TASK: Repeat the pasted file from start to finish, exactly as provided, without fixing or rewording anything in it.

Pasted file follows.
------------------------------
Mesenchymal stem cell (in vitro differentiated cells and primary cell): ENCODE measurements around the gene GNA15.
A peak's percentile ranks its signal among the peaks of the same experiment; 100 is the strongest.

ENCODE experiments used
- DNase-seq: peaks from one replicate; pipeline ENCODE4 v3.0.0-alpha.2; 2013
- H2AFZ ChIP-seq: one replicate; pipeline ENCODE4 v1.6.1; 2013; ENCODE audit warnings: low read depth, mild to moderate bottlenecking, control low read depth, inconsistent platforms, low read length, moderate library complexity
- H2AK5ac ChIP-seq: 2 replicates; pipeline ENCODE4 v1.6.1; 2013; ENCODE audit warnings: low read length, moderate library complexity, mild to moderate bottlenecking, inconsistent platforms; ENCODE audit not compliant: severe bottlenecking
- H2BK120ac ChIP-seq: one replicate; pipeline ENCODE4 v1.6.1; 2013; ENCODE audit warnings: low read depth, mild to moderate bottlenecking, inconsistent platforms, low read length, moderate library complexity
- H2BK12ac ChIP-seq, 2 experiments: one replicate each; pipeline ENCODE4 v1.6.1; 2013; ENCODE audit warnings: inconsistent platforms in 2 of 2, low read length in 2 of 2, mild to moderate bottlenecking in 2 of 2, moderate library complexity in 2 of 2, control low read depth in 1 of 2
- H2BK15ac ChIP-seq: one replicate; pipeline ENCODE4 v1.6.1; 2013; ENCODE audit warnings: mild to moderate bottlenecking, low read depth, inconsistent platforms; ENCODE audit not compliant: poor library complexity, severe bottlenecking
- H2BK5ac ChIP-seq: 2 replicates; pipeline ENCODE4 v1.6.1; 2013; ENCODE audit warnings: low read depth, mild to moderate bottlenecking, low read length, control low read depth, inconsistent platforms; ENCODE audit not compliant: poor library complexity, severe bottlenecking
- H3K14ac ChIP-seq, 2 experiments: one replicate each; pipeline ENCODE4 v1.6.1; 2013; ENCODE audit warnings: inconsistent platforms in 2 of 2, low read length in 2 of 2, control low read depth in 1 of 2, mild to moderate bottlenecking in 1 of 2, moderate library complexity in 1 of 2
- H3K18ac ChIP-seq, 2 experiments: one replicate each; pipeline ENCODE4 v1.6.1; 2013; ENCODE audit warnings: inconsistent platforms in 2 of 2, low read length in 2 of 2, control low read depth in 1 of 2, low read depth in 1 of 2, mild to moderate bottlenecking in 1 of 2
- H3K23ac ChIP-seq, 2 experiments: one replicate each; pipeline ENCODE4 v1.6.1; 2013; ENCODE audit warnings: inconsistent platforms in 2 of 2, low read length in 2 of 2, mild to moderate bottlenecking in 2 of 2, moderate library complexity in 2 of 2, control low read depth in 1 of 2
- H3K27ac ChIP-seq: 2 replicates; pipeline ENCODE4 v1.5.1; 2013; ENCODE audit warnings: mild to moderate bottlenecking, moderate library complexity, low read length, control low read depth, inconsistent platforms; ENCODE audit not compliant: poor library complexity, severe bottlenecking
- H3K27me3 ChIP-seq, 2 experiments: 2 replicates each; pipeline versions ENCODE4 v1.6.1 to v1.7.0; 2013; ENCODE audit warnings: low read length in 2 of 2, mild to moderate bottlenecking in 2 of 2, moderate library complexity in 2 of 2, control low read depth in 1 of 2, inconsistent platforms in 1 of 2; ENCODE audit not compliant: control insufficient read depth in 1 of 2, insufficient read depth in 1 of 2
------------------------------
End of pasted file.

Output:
Mesenchymal stem cell (in vitro differentiated cells and primary cell): ENCODE measurements around the gene GNA15.
A peak's percentile ranks its signal among the peaks of the same experiment; 100 is the strongest.

ENCODE experiments used
- DNase-seq: peaks from one replicate; pipeline ENCODE4 v3.0.0-alpha.2; 2013
- H2AFZ ChIP-seq: one replicate; pipeline ENCODE4 v1.6.1; 2013; ENCODE audit warnings: low read depth, mild to moderate bottlenecking, control low read depth, inconsistent platforms, low read length, moderate library complexity
- H2AK5ac ChIP-seq: 2 replicates; pipeline ENCODE4 v1.6.1; 2013; ENCODE audit warnings: low read length, moderate library complexity, mild to moderate bottlenecking, inconsistent platforms; ENCODE audit not compliant: severe bottlenecking
- H2BK120ac ChIP-seq: one replicate; pipeline ENCODE4 v1.6.1; 2013; ENCODE audit warnings: low read depth, mild to moderate bottlenecking, inconsistent platforms, low read length, moderate library complexity
- H2BK12ac ChIP-seq, 2 experiments: one replicate each; pipeline ENCODE4 v1.6.1; 2013; ENCODE audit warnings: inconsistent platforms in 2 of 2, low read length in 2 of 2, mild to moderate bottlenecking in 2 of 2, moderate library complexity in 2 of 2, control low read depth in 1 of 2
- H2BK15ac ChIP-seq: one replicate; pipeline ENCODE4 v1.6.1; 2013; ENCODE audit warnings: mild to moderate bottlenecking, low read depth, inconsistent platforms; ENCODE audit not compliant: poor library complexity, severe bottlenecking
- H2BK5ac ChIP-seq: 2 replicates; pipeline ENCODE4 v1.6.1; 2013; ENCODE audit warnings: low read depth, mild to moderate bottlenecking, low read length, control low read depth, inconsistent platforms; ENCODE audit not compliant: poor library complexity, severe bottlenecking
- H3K14ac ChIP-seq, 2 experiments: one replicate each; pipeline ENCODE4 v1.6.1; 2013; ENCODE audit warnings: inconsistent platforms in 2 of 2, low read length in 2 of 2, control low read depth in 1 of 2, mild to moderate bottlenecking in 1 of 2, moderate library complexity in 1 of 2
- H3K18ac ChIP-seq, 2 experiments: one replicate each; pipeline ENCODE4 v1.6.1; 2013; ENCODE audit warnings: inconsistent platforms in 2 of 2, low read length in 2 of 2, control low read depth in 1 of 2, low read depth in 1 of 2, mild to moderate bottlenecking in 1 of 2
- H3K23ac ChIP-seq, 2 experiments: one replicate each; pipeline ENCODE4 v1.6.1; 2013; ENCODE audit warnings: inconsistent platforms in 2 of 2, low read length in 2 of 2, mild to moderate bottlenecking in 2 of 2, moderate library complexity in 2 of 2, control low read depth in 1 of 2
- H3K27ac ChIP-seq: 2 replicates; pipeline ENCODE4 v1.5.1; 2013; ENCODE audit warnings: mild to moderate bottlenecking, moderate library complexity, low read length, control low read depth, inconsistent platforms; ENCODE audit not compliant: poor library complexity, severe bottlenecking
- H3K27me3 ChIP-seq, 2 experiments: 2 replicates each; pipeline versions ENCODE4 v1.6.1 to v1.7.0; 2013; ENCODE audit warnings: low read length in 2 of 2, mild to moderate bottlenecking in 2 of 2, moderate library complexity in 2 of 2, control low read depth in 1 of 2, inconsistent platforms in 1 of 2; ENCODE audit not compliant: control insufficient read depth in 1 of 2, insufficient read depth in 1 of 2